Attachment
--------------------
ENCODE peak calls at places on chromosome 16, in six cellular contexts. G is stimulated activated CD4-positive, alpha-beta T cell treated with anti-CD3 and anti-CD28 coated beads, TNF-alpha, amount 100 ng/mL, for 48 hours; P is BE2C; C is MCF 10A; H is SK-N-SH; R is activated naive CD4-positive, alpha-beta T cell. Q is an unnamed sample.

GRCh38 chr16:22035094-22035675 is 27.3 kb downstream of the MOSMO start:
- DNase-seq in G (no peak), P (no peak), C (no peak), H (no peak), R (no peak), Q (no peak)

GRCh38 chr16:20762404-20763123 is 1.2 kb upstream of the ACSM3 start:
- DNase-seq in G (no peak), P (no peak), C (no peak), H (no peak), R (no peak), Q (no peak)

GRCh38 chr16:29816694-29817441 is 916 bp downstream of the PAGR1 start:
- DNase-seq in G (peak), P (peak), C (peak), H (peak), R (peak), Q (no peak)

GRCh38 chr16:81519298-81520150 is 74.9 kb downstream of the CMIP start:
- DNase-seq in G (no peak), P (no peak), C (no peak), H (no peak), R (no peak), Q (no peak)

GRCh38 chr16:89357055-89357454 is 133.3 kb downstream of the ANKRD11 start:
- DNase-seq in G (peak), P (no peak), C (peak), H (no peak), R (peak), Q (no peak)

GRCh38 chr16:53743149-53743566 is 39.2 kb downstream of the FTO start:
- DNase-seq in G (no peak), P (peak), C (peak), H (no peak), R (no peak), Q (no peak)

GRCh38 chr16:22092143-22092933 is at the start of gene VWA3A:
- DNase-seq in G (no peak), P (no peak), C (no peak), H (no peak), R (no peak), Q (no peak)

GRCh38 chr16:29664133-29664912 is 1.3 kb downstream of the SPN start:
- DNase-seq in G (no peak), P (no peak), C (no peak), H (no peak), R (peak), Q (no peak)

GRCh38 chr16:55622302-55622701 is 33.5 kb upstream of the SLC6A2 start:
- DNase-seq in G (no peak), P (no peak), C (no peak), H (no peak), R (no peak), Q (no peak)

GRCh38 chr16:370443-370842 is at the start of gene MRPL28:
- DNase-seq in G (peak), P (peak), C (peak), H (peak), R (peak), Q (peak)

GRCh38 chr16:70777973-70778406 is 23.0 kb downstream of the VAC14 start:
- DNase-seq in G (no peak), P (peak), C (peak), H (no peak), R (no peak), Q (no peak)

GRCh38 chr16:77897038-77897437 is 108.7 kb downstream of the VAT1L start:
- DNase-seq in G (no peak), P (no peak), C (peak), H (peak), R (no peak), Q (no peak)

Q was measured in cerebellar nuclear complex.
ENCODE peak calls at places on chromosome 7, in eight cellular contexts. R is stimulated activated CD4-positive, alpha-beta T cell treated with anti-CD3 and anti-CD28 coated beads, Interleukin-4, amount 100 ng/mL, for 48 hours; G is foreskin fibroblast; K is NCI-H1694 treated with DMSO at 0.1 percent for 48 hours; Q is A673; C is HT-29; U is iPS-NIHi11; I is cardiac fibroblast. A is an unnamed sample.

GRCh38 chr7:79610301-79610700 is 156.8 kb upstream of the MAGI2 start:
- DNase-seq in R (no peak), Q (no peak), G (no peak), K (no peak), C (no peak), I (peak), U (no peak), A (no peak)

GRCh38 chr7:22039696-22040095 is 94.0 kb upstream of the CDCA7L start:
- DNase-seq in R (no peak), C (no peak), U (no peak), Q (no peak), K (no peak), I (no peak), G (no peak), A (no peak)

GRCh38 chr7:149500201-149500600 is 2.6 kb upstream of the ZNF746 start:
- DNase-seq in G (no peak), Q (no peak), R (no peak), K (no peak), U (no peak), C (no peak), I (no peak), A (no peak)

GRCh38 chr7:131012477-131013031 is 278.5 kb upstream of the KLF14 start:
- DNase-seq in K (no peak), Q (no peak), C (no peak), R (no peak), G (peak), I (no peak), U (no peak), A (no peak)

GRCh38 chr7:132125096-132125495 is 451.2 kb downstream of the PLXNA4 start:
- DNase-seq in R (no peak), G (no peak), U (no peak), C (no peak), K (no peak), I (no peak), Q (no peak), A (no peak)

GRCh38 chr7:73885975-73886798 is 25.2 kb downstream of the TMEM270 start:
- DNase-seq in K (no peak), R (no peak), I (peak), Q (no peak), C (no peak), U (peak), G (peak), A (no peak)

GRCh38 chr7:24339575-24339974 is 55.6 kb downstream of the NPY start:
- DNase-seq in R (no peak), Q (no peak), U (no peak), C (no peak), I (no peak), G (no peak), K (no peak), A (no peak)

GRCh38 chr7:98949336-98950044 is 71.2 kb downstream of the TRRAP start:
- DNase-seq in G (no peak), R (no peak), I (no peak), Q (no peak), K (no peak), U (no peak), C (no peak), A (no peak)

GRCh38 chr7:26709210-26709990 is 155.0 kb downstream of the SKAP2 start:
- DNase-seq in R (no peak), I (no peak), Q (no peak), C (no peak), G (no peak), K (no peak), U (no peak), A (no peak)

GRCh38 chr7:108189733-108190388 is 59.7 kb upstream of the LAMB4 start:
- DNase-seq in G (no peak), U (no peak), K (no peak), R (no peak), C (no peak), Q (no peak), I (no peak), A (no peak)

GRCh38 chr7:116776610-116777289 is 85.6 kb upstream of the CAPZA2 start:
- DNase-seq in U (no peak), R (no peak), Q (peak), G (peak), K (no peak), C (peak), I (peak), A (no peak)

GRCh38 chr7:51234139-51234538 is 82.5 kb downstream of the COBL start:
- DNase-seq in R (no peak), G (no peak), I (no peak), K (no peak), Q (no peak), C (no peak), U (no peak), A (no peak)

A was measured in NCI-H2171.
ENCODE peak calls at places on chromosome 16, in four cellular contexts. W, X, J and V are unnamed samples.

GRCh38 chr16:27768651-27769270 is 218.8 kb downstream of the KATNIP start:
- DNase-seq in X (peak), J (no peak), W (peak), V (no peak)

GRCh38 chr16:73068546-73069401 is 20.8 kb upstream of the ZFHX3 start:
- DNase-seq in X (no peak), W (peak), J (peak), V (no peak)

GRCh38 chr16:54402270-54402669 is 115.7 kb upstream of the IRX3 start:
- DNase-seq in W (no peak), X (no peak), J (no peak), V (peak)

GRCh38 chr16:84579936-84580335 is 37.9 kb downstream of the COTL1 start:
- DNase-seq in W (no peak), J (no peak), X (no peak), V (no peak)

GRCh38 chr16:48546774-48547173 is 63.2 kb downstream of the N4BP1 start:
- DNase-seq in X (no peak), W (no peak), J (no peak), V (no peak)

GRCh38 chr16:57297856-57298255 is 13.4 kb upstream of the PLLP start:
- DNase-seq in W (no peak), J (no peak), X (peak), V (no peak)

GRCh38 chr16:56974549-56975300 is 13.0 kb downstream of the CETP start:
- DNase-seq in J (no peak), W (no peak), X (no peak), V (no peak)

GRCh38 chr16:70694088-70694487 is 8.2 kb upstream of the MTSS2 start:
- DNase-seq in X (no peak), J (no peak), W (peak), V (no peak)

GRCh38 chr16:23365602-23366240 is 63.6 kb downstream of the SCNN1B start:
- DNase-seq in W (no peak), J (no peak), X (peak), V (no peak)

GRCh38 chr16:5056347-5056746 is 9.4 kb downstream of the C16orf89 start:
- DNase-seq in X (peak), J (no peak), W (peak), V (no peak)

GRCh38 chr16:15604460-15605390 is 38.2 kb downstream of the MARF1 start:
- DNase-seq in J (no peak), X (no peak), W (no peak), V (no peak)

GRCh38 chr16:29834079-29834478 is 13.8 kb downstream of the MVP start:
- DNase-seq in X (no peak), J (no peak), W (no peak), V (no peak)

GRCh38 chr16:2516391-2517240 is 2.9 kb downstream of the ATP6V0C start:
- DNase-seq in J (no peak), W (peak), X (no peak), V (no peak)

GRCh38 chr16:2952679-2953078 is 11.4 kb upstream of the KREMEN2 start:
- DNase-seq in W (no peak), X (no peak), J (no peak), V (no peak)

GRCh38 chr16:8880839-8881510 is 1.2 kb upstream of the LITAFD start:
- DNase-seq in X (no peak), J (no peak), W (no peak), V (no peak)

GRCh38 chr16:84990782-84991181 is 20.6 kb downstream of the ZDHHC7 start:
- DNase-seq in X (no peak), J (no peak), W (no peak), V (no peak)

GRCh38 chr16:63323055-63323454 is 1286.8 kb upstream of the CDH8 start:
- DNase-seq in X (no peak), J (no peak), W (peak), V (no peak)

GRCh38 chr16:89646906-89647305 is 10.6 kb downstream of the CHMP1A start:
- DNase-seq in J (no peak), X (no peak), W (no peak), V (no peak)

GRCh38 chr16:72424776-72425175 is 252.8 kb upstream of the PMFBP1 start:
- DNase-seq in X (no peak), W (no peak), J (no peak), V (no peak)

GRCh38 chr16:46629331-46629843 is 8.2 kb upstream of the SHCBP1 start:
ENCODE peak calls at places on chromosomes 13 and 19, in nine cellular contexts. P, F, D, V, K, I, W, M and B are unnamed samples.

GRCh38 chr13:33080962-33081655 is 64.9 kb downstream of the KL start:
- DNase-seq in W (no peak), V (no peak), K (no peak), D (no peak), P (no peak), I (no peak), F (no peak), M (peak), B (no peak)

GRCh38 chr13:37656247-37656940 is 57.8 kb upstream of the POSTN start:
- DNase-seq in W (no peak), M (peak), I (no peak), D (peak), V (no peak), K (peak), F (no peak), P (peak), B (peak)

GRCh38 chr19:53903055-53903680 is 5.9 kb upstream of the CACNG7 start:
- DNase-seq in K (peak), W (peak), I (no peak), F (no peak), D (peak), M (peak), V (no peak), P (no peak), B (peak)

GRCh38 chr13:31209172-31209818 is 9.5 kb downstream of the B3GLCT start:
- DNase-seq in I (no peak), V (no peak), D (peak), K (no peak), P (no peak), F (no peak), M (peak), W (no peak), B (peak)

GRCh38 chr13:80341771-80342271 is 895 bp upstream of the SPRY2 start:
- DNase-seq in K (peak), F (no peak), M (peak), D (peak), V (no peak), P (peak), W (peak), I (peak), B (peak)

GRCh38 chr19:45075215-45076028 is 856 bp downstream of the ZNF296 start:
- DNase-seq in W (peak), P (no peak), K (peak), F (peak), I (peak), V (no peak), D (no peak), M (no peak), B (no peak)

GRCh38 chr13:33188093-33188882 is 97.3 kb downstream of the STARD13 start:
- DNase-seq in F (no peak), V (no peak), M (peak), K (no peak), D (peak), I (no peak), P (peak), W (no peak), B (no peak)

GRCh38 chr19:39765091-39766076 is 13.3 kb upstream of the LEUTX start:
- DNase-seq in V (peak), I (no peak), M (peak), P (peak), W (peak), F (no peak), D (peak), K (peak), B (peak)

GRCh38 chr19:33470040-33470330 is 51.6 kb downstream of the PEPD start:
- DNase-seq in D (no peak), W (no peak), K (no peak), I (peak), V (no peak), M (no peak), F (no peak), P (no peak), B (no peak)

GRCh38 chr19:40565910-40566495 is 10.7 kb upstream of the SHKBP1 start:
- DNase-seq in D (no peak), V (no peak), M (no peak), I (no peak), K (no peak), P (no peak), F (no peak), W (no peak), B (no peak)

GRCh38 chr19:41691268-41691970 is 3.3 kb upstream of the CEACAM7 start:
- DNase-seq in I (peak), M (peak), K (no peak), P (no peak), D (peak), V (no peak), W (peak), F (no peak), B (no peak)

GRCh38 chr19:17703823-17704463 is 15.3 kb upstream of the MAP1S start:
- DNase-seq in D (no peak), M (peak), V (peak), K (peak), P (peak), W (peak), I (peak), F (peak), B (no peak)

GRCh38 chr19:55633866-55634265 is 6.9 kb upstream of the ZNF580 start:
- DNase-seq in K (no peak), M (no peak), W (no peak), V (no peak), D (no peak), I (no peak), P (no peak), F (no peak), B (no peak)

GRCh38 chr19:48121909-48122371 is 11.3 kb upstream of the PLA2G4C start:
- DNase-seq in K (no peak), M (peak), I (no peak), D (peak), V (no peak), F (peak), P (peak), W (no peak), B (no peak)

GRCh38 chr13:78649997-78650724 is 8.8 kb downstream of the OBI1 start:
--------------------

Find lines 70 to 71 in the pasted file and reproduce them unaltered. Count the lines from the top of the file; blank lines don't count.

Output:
GRCh38 chr16:23365602-23366240 is 63.6 kb downstream of the SCNN1B start:
- DNase-seq in W (no peak), J (no peak), X (peak), V (no peak)